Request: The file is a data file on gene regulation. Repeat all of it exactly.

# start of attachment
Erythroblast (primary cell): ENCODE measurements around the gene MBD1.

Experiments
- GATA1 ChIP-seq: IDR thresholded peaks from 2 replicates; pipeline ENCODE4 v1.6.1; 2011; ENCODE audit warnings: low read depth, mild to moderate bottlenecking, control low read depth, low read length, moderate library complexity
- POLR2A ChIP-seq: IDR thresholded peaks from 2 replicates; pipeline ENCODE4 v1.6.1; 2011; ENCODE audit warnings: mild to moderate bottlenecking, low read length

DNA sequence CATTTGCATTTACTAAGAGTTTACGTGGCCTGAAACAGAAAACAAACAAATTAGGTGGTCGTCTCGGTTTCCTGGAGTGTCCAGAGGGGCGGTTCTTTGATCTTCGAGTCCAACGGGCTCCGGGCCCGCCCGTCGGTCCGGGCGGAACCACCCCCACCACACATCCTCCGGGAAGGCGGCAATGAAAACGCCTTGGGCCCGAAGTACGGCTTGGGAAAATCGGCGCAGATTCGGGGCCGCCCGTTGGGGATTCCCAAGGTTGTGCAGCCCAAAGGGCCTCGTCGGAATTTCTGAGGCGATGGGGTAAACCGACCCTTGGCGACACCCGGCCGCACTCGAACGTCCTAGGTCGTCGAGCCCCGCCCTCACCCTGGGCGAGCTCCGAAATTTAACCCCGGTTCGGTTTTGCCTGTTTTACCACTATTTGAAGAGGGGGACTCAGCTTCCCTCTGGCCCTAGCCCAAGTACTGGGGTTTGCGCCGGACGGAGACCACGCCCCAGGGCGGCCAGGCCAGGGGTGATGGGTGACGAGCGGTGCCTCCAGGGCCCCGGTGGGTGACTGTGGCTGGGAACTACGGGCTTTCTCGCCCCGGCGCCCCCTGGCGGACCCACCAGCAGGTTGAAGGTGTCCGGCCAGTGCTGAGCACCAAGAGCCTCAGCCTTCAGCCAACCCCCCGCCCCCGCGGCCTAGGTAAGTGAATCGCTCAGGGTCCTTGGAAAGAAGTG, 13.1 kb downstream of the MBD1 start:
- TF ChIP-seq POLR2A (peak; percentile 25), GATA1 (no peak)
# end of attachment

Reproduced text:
Erythroblast (primary cell): ENCODE measurements around the gene MBD1.

Experiments
- GATA1 ChIP-seq: IDR thresholded peaks from 2 replicates; pipeline ENCODE4 v1.6.1; 2011; ENCODE audit warnings: low read depth, mild to moderate bottlenecking, control low read depth, low read length, moderate library complexity
- POLR2A ChIP-seq: IDR thresholded peaks from 2 replicates; pipeline ENCODE4 v1.6.1; 2011; ENCODE audit warnings: mild to moderate bottlenecking, low read length

DNA sequence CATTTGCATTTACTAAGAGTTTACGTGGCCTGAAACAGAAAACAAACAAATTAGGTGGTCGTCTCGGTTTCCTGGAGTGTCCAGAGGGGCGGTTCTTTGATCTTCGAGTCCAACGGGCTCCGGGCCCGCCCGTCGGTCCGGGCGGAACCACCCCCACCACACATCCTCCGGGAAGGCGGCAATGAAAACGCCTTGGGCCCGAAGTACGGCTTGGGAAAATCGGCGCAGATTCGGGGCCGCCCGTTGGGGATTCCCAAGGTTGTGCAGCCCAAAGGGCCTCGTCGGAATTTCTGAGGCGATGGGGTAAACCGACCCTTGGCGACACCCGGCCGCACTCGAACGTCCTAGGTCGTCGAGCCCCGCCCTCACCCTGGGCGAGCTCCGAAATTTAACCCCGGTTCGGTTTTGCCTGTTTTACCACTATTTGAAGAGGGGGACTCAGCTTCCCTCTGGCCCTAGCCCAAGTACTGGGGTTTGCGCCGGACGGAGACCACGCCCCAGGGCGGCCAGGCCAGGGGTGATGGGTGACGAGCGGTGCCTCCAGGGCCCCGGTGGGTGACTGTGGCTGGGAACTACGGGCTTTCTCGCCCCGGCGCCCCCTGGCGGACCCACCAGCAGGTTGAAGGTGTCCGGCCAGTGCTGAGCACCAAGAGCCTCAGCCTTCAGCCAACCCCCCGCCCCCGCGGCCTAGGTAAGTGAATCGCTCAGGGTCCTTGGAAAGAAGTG, 13.1 kb downstream of the MBD1 start:
- TF ChIP-seq POLR2A (peak; percentile 25), GATA1 (no peak)